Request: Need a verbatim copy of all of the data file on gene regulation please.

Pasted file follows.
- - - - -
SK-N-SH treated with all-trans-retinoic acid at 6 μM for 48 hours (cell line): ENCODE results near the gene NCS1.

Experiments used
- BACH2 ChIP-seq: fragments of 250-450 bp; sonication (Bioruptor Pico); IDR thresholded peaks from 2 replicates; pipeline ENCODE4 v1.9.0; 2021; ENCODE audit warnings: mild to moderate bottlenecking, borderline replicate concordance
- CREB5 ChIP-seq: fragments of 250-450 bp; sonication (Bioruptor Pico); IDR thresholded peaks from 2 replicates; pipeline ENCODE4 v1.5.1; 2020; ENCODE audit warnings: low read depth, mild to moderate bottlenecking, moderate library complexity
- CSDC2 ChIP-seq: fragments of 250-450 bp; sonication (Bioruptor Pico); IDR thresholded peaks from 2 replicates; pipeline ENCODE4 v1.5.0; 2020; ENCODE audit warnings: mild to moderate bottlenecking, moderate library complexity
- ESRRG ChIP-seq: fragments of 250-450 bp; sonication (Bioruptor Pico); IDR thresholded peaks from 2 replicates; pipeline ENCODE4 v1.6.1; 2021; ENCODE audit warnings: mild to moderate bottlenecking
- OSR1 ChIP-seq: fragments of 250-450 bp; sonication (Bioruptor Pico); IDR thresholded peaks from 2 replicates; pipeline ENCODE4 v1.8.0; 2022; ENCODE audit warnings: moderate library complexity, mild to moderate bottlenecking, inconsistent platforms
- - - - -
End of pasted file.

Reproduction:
SK-N-SH treated with all-trans-retinoic acid at 6 μM for 48 hours (cell line): ENCODE results near the gene NCS1.

Experiments used
- BACH2 ChIP-seq: fragments of 250-450 bp; sonication (Bioruptor Pico); IDR thresholded peaks from 2 replicates; pipeline ENCODE4 v1.9.0; 2021; ENCODE audit warnings: mild to moderate bottlenecking, borderline replicate concordance
- CREB5 ChIP-seq: fragments of 250-450 bp; sonication (Bioruptor Pico); IDR thresholded peaks from 2 replicates; pipeline ENCODE4 v1.5.1; 2020; ENCODE audit warnings: low read depth, mild to moderate bottlenecking, moderate library complexity
- CSDC2 ChIP-seq: fragments of 250-450 bp; sonication (Bioruptor Pico); IDR thresholded peaks from 2 replicates; pipeline ENCODE4 v1.5.0; 2020; ENCODE audit warnings: mild to moderate bottlenecking, moderate library complexity
- ESRRG ChIP-seq: fragments of 250-450 bp; sonication (Bioruptor Pico); IDR thresholded peaks from 2 replicates; pipeline ENCODE4 v1.6.1; 2021; ENCODE audit warnings: mild to moderate bottlenecking
- OSR1 ChIP-seq: fragments of 250-450 bp; sonication (Bioruptor Pico); IDR thresholded peaks from 2 replicates; pipeline ENCODE4 v1.8.0; 2022; ENCODE audit warnings: moderate library complexity, mild to moderate bottlenecking, inconsistent platforms